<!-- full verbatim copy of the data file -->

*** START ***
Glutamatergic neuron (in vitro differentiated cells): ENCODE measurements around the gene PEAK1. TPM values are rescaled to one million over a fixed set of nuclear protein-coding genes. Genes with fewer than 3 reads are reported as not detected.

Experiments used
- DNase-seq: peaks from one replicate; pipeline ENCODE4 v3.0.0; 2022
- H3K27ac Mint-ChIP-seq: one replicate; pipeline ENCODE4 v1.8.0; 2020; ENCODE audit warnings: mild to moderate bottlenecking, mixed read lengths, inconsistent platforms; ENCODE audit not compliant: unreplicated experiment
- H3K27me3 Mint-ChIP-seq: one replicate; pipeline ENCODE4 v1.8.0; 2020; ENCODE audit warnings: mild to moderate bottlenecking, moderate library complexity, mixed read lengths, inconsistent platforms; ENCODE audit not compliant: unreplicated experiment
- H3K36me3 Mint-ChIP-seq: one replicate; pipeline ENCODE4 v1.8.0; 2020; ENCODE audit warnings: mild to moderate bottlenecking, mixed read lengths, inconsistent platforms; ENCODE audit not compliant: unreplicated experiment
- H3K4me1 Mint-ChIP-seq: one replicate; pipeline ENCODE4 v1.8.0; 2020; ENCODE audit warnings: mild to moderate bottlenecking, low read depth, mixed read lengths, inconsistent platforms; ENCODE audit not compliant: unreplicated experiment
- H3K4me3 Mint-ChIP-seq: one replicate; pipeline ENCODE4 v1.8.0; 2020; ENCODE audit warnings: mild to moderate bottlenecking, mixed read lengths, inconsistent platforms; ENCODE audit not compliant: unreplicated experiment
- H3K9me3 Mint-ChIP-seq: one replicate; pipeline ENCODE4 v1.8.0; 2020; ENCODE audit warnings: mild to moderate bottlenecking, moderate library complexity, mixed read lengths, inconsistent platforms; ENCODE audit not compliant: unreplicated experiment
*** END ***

Glutamatergic neuron (in vitro differentiated cells): ENCODE measurements around the gene PEAK1. TPM values are rescaled to one million over a fixed set of nuclear protein-coding genes. Genes with fewer than 3 reads are reported as not detected.

Experiments used
- DNase-seq: peaks from one replicate; pipeline ENCODE4 v3.0.0; 2022
- H3K27ac Mint-ChIP-seq: one replicate; pipeline ENCODE4 v1.8.0; 2020; ENCODE audit warnings: mild to moderate bottlenecking, mixed read lengths, inconsistent platforms; ENCODE audit not compliant: unreplicated experiment
- H3K27me3 Mint-ChIP-seq: one replicate; pipeline ENCODE4 v1.8.0; 2020; ENCODE audit warnings: mild to moderate bottlenecking, moderate library complexity, mixed read lengths, inconsistent platforms; ENCODE audit not compliant: unreplicated experiment
- H3K36me3 Mint-ChIP-seq: one replicate; pipeline ENCODE4 v1.8.0; 2020; ENCODE audit warnings: mild to moderate bottlenecking, mixed read lengths, inconsistent platforms; ENCODE audit not compliant: unreplicated experiment
- H3K4me1 Mint-ChIP-seq: one replicate; pipeline ENCODE4 v1.8.0; 2020; ENCODE audit warnings: mild to moderate bottlenecking, low read depth, mixed read lengths, inconsistent platforms; ENCODE audit not compliant: unreplicated experiment
- H3K4me3 Mint-ChIP-seq: one replicate; pipeline ENCODE4 v1.8.0; 2020; ENCODE audit warnings: mild to moderate bottlenecking, mixed read lengths, inconsistent platforms; ENCODE audit not compliant: unreplicated experiment
- H3K9me3 Mint-ChIP-seq: one replicate; pipeline ENCODE4 v1.8.0; 2020; ENCODE audit warnings: mild to moderate bottlenecking, moderate library complexity, mixed read lengths, inconsistent platforms; ENCODE audit not compliant: unreplicated experiment